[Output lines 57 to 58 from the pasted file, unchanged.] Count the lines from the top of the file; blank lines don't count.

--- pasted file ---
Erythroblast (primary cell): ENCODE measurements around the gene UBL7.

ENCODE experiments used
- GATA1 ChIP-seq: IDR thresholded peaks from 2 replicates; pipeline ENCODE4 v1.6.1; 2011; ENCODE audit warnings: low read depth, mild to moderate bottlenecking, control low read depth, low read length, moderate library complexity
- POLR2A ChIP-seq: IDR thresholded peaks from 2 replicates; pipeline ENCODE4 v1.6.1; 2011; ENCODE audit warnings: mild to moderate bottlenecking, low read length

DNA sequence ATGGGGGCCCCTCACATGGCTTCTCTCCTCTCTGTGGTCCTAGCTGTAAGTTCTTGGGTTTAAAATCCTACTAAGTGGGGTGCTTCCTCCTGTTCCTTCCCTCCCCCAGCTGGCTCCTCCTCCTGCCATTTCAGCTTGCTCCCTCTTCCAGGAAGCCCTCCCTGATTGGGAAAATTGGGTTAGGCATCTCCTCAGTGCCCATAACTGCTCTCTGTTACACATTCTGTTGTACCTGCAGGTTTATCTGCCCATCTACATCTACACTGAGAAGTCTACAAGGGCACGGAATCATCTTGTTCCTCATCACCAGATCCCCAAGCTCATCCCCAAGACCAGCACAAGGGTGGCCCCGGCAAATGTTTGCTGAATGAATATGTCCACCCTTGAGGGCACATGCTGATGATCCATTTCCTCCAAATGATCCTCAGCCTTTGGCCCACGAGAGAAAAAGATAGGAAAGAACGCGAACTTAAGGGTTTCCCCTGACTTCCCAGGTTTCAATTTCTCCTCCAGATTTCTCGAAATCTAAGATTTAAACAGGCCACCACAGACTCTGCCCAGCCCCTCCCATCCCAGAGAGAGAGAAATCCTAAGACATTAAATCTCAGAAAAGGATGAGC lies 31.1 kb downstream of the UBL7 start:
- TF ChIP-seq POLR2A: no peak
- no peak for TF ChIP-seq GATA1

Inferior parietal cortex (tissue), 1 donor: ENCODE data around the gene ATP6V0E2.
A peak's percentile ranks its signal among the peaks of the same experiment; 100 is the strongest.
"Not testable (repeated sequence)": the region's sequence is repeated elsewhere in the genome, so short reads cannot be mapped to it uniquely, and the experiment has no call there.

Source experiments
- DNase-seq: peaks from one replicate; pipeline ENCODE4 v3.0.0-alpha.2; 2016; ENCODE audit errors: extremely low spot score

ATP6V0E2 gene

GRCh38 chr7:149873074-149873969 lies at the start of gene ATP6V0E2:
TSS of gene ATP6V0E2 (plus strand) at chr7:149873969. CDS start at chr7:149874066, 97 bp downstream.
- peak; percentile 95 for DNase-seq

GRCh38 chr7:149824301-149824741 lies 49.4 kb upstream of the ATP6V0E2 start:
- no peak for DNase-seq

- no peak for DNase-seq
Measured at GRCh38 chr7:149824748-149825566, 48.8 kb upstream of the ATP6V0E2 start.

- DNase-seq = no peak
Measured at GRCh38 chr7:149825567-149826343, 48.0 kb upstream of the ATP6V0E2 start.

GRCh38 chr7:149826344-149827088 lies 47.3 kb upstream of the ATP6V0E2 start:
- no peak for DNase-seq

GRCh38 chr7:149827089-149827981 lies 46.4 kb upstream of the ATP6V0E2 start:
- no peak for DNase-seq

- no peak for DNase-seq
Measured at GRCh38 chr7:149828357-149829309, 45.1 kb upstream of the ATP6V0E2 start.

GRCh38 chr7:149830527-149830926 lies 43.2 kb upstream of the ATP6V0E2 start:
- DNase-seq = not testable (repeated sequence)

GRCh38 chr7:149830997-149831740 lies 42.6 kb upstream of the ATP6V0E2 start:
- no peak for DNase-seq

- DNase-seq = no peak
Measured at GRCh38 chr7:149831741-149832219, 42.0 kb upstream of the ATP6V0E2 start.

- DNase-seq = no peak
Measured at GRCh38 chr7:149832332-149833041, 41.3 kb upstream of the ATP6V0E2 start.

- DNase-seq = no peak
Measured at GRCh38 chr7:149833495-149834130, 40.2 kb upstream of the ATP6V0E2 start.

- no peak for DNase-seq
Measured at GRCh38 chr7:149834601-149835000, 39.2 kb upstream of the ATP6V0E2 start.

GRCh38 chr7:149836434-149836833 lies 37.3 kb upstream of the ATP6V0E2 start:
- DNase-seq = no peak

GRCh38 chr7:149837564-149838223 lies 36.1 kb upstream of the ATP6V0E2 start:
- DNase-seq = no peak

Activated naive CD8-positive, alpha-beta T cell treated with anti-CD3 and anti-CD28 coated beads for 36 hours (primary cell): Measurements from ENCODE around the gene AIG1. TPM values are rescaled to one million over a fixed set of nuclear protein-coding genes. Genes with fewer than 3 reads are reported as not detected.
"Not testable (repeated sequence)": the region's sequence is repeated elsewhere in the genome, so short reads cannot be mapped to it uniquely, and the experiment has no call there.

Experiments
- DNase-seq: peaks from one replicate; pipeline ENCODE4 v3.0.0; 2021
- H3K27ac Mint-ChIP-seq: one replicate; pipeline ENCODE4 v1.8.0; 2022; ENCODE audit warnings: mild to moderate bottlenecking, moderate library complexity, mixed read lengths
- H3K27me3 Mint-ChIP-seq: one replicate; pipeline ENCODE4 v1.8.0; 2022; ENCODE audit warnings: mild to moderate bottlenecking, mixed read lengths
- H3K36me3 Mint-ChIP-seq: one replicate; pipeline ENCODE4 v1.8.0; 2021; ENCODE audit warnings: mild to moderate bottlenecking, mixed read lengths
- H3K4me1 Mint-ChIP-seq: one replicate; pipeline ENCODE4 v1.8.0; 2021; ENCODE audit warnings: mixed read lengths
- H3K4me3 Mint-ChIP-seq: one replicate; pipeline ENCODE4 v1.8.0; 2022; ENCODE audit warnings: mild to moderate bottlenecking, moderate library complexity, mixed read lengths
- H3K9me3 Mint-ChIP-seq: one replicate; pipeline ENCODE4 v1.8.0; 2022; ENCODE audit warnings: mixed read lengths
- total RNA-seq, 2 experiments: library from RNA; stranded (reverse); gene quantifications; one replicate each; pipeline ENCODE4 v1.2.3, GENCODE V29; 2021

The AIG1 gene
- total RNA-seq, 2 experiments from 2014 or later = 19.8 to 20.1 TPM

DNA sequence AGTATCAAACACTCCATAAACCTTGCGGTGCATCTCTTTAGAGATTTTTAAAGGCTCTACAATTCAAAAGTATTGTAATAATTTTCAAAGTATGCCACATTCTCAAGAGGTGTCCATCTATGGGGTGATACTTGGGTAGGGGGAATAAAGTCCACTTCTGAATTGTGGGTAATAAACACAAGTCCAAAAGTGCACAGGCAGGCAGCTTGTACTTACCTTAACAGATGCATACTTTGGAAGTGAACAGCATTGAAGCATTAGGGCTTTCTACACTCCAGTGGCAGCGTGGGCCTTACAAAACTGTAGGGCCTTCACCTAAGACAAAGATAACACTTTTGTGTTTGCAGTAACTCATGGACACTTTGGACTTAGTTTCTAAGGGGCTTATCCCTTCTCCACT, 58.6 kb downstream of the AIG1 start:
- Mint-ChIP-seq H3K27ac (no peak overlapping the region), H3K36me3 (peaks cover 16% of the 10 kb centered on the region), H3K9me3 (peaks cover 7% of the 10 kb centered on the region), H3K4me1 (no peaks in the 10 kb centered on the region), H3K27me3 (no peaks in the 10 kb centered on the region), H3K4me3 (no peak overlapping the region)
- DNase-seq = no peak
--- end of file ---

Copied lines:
- total RNA-seq, 2 experiments from 2014 or later = 19.8 to 20.1 TPM

DNA sequence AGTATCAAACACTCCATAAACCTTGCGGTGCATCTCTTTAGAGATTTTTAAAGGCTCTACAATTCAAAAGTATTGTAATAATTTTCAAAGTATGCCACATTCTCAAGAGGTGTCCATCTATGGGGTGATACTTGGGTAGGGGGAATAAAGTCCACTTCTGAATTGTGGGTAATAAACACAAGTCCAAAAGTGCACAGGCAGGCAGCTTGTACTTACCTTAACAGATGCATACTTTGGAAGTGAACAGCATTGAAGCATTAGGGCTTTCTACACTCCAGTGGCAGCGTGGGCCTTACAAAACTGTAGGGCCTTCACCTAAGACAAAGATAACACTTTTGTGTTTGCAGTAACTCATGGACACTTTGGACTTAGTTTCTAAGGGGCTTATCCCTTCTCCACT, 58.6 kb downstream of the AIG1 start: